Airlines offering vouchers for you to give up your seat. Why? How does the pricing scheme work?


Airlines offering vouchers for you to give up your seat. Why? How does the pricing scheme work?

In: Other

Vouchers are for you to use on the same product so they are made so that, you’re bound to return to the same business and spend money on them eventually anyway, so if you spare a seat now, they can sell it at higher price (usually because of demand and short time they hike the prices up) and you anyway are going to return to their business afterwards. So it is always a win situation for them.

Many airlines overbook their flights, in case someone has to cancel or re-book their flight for another time, or they miss the flight due to a connecting flight being delayed. If it comes down to it, they offer vouchers if a passenger is willing to give up their flight, in which case they get rebooked on a later flight *and* compensated for their “trouble”. However, if not enough people willingly give up their seat and they have to bump someone, the airline will compensate the individual more than if they gave up their seat willingly. The pricing scheme works because plane tickets are already overpriced if the flight is full. The last numbers I saw, which were from 2013, based on average ticket prices, if a flight is roughly 70% full, any further ticket sales are pure profit. The way that airline tickets are priced are profit enhancing: tickets are more expensive during “high-demand” timeframes, and less expensive during “low-demand” timeframes. The flights are going to go from Point A to Point B regardless of passenger count (they’re not going to cancel a flight simply because a plane holds, for example, 65 people and only 20 bought tickets), so they lower prices during “low-demand” timeframes in an effort to make *some* money on the flight. To make up for those situations, they jack up the prices during “high-demand” timeframes, thus making even more money on completely full flights.

Overbooking. Airlines sell more tickets than available seats on airplanes because they know some people won’t show up. They have models predicting how many excess tickets they can sell. However, sometimes it happens that all the sold tickets show up (or more than available seats), and they offer vouchers to buy back the seats. Theoretically, the price they pay for the vouchers are small compared to revenues made from overbooking a flight.

The general idea is that you can pretty much statistically prove that if you have 350 bought tickets to a flight, then a hand ful of people are not showing up. Someone is stuck in traffic. Someones mum just died. Someone overslept. And so on.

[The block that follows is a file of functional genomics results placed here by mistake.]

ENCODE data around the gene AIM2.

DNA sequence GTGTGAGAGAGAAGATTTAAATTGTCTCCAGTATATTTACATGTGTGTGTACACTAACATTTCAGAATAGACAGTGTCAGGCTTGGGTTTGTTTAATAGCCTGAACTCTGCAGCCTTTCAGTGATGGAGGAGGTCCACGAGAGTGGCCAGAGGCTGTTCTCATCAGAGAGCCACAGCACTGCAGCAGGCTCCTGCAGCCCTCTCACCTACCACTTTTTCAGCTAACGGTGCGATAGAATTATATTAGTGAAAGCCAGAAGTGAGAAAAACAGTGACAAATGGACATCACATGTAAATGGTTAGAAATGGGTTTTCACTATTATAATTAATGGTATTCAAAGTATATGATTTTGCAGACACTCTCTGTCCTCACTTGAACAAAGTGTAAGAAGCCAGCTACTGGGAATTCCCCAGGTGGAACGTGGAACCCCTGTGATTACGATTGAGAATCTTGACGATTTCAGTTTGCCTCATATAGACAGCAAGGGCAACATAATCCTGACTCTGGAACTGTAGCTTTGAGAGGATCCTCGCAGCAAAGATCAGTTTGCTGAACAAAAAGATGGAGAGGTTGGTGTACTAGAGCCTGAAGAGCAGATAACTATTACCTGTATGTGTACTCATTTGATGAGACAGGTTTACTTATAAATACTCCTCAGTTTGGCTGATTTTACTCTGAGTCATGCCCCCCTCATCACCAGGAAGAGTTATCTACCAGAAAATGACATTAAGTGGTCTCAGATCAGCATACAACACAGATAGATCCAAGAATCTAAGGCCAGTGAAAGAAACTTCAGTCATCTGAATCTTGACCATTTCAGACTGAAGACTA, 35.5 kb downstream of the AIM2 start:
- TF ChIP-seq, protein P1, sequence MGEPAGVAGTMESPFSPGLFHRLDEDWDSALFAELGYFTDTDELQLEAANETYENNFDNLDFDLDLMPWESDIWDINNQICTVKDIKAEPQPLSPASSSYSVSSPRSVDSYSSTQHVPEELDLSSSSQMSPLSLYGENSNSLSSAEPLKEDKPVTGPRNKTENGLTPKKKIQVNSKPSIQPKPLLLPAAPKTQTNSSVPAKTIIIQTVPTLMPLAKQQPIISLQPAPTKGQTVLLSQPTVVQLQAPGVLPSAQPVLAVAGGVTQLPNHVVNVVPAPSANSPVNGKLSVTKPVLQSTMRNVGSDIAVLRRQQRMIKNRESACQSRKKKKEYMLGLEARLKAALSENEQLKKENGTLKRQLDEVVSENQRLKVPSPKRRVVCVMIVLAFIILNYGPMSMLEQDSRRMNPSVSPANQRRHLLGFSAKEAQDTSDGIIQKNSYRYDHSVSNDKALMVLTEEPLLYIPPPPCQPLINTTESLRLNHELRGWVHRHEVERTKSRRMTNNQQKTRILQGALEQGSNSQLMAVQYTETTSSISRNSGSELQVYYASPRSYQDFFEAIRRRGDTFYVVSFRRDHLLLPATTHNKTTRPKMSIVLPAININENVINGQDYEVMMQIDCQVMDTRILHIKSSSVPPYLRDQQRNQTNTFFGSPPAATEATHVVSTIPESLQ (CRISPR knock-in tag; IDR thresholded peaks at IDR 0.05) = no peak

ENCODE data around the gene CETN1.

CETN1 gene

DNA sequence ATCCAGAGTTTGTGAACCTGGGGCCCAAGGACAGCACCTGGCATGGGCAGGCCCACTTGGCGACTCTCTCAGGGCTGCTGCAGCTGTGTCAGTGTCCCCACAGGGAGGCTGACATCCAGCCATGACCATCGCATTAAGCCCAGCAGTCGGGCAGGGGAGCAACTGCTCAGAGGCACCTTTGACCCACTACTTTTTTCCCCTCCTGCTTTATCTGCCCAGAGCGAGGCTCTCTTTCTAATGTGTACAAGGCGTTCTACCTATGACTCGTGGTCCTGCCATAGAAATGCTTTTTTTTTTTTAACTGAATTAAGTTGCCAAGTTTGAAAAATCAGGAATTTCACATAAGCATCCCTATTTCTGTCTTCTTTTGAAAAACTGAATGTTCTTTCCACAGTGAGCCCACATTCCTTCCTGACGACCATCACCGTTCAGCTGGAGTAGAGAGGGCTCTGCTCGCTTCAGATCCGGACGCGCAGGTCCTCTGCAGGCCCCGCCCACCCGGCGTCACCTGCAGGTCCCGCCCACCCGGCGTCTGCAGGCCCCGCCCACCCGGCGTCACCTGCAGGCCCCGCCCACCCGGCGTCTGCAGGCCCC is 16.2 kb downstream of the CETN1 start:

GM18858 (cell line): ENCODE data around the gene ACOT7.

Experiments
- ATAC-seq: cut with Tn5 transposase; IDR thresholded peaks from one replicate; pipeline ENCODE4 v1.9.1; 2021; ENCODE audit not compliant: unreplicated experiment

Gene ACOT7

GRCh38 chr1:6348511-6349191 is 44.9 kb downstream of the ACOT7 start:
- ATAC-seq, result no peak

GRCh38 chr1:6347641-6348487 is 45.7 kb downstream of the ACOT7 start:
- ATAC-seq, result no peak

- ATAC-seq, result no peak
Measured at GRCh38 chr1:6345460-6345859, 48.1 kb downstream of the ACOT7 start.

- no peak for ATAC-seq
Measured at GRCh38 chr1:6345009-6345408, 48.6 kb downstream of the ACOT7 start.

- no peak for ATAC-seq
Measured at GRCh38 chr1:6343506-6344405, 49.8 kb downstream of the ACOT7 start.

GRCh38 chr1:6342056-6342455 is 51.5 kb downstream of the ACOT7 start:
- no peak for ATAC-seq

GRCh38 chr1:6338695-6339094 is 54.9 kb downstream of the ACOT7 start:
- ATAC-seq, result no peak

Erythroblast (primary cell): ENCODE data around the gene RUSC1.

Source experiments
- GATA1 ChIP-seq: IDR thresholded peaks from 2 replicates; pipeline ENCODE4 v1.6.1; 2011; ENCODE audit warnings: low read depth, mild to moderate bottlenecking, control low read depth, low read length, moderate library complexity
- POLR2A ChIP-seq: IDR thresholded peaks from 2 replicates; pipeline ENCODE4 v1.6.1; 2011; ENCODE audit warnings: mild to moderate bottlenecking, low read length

Which means that it’s an actual business practice to oversell. (Free money, amirite?)

Sometimes, though, it doesn’t work out as planned.

Some airlines also have a business model where the Super Ultra Fancy Platinum Starry VIP Members can demand a seat on a fully booked flight. Where the airline literally throws someone off to make room. Allowed to be used a handful of times per year. And you can bet that if you risk not getting home to your kids birthday and you happen to have one of those memberships, then you are gonna use it. After all, you paid for it by being loyal and by paying for all of your flights for a whole year in advance.

They also pretty much count on at least a handful of the passengers booked on that flight being so relaxed that they are the exact opposite of being in a hurry to get home. (as compared to the frequent flyer who is so far from being relaxed that he is prepared to force the airline to strand someone else on the airport just to get home when he wants to.) Or just on a tight budget and don’t mind getting financial compensation for putting up with a delay. (and maybe the business traveller would usually feel that it plays out kind of nice to get his dinner at the airport paid for and take a flight a few hours later, but this day just wasn’t it.)

So. In reality, They are always getting paid for more seats than they have. And occasionally someone calls their bluff on it. And when that happens, they have to toss some money around to not loose face. And they pretty much count on someone being so hungry and happy to have more of an adventure that they accept the offer.

I mean, if you are on a vacation in New York and about to go home, and have a few days vacation left before you start working again, then it’s not really the end of the world that the airline says *”We’ll give you $100 in cash and pay for your hotel if you are willing to be bumped to the flight tomorrow at 10.”* If you are going home because you are the only sibling not gathered around your dying father, then you are gonna say no.

Look at all these things together, you realise that it’s not really about how it’s financially sound to do this on this flight. It’s how it’s financially sound to do it on all flights and not really being forced to use it too often.

Airlines hate to have empty seats, but they know that some percentage of people booked on a flight won’t show up, or will reschedule, so they oversell most flights. Once in a while, this causes problems because more people show up with a ticket than will fit on the plane. Federal law requires the airline to pay cash (two times to four times the value of the ticket, depending on the length of the delay) to any checked-in passenger with a ticket who is denied boarding.

The airline would rather not do this, so instead they offer vouchers to volunteers who will give up their seats. The airline would rather give you a voucher you have to spend on their airline than cash you could spend someplace else. They also almost always start by offering vouchers worth less than the amount of cash they’d have to pay out if they don’t get a volunteer and have to bump someone involuntarily.